Second Grade - ELA
Third Grade - ELA
Fourth and Fifth Grades - ELA
Sixth, Seventh, and Eighth Grades - ELA
High School -ELA
Notes on ELA rubrics:
- The grade 2 rubric has not changed.
- Grade 3 has a new writing rubrics aligned to writing standard W.RBPK.8.
- The content of the rubrics has largely remained the same in grades 4 through high school with some language revised for clarity. Perhaps the largest revision is found in the sequencing of the four traits. While the traits remain the same, Focus and Organization has been reordered to come before Development. This placement reflects the logical order of the writing process as well as best instructional practice—writers focus their ideas and then supply relevant evidence to support those ideas.
The Tennessee writing rubrics for U.S. History are designed to score the student responses from the writing portion of the TNReady assessment. It was crafted in 2014 and has two strands: content and literacy. The content strand is focused on a student’s knowledge of prompt specific U. S. History, while the literacy strand focuses on ensuring that ELA skills are also present in a student response. Though the rubrics are not explicitly designed to be used as instructional resources, the department provides the writing rubric in advance so that educators can prepare students for the writing portion of the TNReady assessment.
The TNReady writing rubrics are designed to be applied holistically rather than through a checklist. Each student response is unique, and each rubric score point is broad. Annotated student anchor papers serve as examples of how the rubrics are applied to individual papers and represent a range of performance levels.
Among their many uses, anchor papers can be used to:
- Deepen understanding of the writing rubrics
- Serve as model essays during instruction
- Guide discussions about feedback and revisions
- Build confidence and consistency in scoring
Educators can find writing prompts and annotated student responses in EdTools under "2017 Writing Resources."
Grading rubrics can be of great benefit to both you and your students. For you, a rubric saves time and decreases subjectivity. Specific criteria are explicitly stated, facilitating the grading process and increasing your objectivity. For students, the use of grading rubrics helps them to meet or exceed expectations, to view the grading process as being fair, and to set goals for future learning.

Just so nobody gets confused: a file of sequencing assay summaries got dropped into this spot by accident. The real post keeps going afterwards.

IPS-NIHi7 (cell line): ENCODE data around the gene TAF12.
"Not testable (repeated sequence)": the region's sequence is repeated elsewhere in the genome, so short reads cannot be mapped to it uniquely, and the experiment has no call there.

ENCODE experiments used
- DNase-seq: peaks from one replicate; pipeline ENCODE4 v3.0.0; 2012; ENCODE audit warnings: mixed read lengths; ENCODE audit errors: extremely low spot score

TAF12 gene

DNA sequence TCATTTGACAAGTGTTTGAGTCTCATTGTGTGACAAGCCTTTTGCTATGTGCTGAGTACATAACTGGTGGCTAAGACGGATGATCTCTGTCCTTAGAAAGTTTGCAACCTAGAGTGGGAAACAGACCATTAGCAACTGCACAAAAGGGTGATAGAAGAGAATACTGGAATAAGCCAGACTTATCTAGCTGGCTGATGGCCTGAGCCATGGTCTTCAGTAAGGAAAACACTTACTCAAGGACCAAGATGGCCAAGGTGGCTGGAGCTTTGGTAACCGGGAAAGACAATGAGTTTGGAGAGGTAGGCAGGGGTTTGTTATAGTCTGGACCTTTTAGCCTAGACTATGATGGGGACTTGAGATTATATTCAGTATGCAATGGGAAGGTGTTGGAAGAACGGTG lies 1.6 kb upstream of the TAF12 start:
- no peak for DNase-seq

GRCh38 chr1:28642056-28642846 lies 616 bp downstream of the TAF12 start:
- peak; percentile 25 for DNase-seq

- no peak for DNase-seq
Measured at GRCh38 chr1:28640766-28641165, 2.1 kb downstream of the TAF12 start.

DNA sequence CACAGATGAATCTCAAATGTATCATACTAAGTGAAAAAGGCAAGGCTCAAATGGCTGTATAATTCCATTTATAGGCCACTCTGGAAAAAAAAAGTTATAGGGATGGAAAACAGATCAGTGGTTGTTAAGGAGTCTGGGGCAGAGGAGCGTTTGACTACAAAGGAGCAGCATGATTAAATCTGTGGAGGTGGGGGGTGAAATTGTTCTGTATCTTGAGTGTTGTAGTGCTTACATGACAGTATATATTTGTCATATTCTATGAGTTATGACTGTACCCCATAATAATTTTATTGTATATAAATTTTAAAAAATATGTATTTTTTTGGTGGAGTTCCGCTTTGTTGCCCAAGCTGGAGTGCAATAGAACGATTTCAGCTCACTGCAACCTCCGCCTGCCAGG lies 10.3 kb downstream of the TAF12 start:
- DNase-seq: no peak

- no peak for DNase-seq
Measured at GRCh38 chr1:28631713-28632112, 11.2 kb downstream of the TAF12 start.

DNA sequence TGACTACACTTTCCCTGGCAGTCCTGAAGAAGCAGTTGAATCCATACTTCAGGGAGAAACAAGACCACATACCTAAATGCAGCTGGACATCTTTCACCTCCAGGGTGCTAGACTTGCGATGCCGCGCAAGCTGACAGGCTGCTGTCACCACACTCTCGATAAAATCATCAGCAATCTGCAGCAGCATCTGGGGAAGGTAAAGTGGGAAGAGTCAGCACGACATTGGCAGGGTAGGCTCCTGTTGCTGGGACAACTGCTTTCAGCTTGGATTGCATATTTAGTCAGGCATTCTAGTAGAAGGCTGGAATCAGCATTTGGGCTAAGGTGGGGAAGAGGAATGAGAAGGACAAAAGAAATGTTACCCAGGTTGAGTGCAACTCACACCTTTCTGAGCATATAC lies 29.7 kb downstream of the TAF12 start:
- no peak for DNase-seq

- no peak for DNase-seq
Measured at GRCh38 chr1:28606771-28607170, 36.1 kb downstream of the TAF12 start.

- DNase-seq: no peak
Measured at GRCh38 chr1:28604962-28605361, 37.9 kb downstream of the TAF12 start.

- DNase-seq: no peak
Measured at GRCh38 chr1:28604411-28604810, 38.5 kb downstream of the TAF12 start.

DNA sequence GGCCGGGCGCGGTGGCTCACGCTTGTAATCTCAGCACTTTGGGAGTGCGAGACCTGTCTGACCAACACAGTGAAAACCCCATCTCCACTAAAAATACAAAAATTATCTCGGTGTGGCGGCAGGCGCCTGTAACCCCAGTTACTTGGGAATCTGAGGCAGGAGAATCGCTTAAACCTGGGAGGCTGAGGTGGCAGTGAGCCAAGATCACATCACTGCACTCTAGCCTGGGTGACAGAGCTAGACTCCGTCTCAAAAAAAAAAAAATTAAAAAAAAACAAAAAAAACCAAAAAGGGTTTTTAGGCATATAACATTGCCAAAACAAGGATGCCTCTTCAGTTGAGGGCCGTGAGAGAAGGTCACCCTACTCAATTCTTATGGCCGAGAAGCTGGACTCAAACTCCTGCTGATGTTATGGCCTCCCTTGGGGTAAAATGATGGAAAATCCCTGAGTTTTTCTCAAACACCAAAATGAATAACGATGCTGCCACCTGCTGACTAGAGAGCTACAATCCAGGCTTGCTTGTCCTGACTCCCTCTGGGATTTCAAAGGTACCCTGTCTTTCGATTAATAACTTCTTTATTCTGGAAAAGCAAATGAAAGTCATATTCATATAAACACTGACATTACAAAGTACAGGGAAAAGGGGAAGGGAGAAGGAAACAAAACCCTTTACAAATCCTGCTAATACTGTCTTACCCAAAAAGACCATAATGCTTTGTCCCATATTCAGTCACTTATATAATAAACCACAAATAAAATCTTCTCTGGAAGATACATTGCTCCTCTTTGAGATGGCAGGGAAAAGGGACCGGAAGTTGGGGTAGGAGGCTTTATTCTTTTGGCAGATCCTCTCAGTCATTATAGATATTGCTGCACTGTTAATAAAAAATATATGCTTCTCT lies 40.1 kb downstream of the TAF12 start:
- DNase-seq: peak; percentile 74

In order to help your students meet or exceed expectations of the assignment, be sure to discuss the rubric with your students when you assign an essay. It is helpful to show them examples of written pieces that meet and do not meet the expectations. As an added benefit, because the criteria are explicitly stated, the use of the rubric decreases the likelihood that students will argue about the grade they receive. The explicitness of the expectations helps students know exactly why they lost points on the assignment and aids them in setting goals for future improvement.
- Routinely have students score peers essays using the rubric as the assessment tool. This increases their level of awareness of the traits that distinguish successful essays from those that fail to meet the criteria. Have peer editors use the Reviewers Comments section to add any praise, constructive criticism, or questions.
- Alter some expectations or add additional traits on the rubric as needed. Students needs may necessitate making more rigorous criteria for advanced learners or less stringent guidelines for younger or special needs students. Furthermore, the content area for which the essay is written may require some alterations to the rubric. In social studies, for example, an essay about geographical landforms and their effect on the culture of a region might necessitate additional criteria about the use of specific terminology.
- After you and your students have used the rubric, have them work in groups to make suggested alterations to the rubric to more precisely match their needs or the parameters of a particular writing assignment.